Call of Duty WW2 Review

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When it first showed up, the Call of Duty franchise had phenomenal success. It was because it offered realistic and fun war combat. In the later installments, optional equipment like jetpacks became a norm, and that ruined the experience. That is why Activision decided to try rebooting the franchise and put the destiny of the series in the hands of Sledgehammer Games. As a result, we now have a new sequel called Call of Duty WWII and the big question is whether it can succeed in keeping the franchise going.

Vast, but Linear Single-Player Campaign

Players do love to test their skills against real-life opponents, but the truth is that the single-player campaign remains a huge plus for any game that does it right. As or COD WW2, everything starts after the D-Day. You will be playing as a soldier from Texas called “Red” Daniels. He and his unit will be taken to various locations with the goal to defeat the Nazis. The missions are very linear, so you shouldn’t expect much freedom to explore the areas. Instead, you will be getting objectives that you need to fulfill on your way to defeat Hitler’s army.

The first thing we noticed is that the graphics are breathtaking. Everything looks perfect, and we enjoyed the details, such as the explosions sending water geysers high into the air. You will also see wounded soldiers screaming, which might be a bit gore, but it will make you feel that you are in the middle of a vast war.

Join Your Unit

The squad mechanic is the most prominent addition to the new Call of Duty WWII. Each member of your unit matters as they have different abilities. For example, Zussman can help you recover by throwing a med pack your way when you need one. The same goes for extra ammunition, which means that you need to keep your squad alive.

Call Of Duty WWII CampaignAnother reason you might want to keep Zussman from kicking it is that you care for him because he is a real friend. The new sequel does not offer genuinely memorable characters such as Woods or Soap, but Zussman, Sergeant Pierson, are good enough. The entire single-player campaign can be completed in about six to seven hours. The linearity adds to the overall impression that solo mode is only there to prepare you for multiplayer battles. The story is by no means complex, but taking part in the World War 2 and the fights held in Normandy, Rhine, and other locations are quite fun.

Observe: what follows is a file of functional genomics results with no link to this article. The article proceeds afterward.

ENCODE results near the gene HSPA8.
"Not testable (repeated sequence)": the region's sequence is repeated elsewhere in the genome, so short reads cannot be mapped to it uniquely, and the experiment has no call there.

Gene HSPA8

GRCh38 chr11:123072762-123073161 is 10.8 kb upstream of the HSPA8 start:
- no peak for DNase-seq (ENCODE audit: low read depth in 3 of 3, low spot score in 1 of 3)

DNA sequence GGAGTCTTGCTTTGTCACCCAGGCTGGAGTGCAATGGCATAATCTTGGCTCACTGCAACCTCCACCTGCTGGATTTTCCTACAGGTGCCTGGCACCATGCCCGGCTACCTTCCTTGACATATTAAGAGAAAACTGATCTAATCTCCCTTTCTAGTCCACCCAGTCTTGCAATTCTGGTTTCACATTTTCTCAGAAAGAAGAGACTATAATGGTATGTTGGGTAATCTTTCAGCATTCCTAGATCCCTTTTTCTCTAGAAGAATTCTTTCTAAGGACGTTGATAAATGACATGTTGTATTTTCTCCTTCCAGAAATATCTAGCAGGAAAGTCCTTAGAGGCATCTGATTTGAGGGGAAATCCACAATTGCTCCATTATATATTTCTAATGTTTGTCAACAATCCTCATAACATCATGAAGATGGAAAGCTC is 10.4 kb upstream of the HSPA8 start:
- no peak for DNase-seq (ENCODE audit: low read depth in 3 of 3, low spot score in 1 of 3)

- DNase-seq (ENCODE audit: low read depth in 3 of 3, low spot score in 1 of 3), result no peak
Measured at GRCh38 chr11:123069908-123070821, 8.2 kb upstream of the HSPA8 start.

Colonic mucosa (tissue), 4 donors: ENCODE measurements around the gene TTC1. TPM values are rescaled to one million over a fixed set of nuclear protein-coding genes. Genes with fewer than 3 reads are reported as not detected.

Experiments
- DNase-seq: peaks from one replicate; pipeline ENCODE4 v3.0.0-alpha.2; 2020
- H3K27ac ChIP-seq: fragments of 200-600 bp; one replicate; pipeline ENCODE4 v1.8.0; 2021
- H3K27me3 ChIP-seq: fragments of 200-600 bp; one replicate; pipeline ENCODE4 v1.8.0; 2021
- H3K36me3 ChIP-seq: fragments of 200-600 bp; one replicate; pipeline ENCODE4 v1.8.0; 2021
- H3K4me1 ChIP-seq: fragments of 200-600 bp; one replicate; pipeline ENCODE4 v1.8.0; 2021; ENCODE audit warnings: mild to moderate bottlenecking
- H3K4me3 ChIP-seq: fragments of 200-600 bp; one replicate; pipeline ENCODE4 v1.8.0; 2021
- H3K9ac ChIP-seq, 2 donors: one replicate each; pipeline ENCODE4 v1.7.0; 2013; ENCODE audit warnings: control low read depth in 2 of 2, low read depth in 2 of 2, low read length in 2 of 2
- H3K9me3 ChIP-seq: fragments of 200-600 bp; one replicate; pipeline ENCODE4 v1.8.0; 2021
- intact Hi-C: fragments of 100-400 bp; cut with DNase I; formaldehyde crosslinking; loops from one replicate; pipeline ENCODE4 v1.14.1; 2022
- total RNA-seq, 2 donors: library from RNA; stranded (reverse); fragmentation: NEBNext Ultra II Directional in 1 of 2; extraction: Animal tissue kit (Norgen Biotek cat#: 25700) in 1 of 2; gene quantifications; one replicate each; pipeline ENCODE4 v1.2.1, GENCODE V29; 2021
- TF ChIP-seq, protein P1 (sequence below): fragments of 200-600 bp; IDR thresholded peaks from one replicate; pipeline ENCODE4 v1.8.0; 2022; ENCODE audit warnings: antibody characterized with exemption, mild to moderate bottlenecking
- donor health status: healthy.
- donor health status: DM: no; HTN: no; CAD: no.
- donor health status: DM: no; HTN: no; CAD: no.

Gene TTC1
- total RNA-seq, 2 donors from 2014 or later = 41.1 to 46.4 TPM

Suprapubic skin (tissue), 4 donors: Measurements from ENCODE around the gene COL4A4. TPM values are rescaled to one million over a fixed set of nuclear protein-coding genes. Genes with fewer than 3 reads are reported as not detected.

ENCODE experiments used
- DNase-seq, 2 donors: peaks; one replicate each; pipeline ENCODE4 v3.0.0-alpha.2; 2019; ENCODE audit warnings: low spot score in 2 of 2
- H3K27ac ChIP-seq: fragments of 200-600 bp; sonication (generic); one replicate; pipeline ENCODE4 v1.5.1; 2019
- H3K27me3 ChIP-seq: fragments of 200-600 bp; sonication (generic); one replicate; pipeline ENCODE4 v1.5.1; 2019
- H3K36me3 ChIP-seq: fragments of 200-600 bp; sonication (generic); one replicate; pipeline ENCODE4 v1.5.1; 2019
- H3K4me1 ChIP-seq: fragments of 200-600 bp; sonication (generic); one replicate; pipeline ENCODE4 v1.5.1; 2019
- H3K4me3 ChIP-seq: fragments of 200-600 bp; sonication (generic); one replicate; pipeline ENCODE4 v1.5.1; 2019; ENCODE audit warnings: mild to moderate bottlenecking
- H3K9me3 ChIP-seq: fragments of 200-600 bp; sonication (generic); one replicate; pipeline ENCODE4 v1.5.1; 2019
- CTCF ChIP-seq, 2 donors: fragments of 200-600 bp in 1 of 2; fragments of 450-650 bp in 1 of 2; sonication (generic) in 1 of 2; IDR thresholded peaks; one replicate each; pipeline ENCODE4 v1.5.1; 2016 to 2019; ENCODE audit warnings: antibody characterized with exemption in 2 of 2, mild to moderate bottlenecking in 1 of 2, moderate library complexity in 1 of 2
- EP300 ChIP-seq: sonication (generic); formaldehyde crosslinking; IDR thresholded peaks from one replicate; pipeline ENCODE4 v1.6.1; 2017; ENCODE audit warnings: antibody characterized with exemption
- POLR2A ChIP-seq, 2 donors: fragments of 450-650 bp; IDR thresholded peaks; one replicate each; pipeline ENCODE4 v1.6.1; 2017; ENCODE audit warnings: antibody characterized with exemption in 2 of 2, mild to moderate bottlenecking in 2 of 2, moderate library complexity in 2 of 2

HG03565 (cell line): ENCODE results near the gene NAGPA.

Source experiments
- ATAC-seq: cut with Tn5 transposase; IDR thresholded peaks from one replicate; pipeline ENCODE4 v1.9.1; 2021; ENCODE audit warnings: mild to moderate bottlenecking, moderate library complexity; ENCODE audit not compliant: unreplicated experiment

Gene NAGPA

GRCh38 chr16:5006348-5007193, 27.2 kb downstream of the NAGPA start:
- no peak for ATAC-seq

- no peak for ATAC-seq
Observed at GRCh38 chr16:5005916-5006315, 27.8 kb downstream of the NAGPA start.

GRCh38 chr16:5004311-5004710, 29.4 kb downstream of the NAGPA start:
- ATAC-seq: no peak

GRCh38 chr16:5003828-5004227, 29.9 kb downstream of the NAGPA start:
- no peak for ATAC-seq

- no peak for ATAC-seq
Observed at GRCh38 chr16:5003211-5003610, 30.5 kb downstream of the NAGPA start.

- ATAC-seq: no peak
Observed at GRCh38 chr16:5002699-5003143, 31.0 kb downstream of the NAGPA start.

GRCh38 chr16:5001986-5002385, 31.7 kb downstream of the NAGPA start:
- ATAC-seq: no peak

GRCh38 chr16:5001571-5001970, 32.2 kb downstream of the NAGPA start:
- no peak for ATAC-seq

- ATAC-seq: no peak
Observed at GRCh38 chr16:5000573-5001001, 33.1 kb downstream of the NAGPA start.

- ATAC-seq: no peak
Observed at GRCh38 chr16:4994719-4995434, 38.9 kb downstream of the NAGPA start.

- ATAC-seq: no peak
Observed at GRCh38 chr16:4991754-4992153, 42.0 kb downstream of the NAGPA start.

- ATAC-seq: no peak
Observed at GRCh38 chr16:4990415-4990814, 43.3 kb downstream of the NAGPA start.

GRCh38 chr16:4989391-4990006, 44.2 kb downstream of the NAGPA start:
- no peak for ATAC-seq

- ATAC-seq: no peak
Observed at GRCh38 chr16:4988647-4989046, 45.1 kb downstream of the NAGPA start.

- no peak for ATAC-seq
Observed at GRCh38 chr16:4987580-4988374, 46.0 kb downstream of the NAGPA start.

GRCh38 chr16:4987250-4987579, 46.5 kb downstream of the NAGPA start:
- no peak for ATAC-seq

The Multiplayer Mode Is (or Will Be) Good

If you have given COD WWII a shot already, you are undoubtedly aware of the server issues it has been having. The situation is getting better, which is why we won’t lose much time criticizing the developers but focus on what the multiplayer modes have to offer. At the moment, there are 13 areas available to play on, three of which are reserved for the War mode (more about that later).

Call of Duty WWII SquadAlthough games these days are packed with various extra equipment that provides weird perks and abilities, the beauty of Call of Duty has always been in traditional battles. After the bad experience with jetpacks and super jumping, it was nice to be on a map where you knew nobody could surprise you from above or other unexpected location.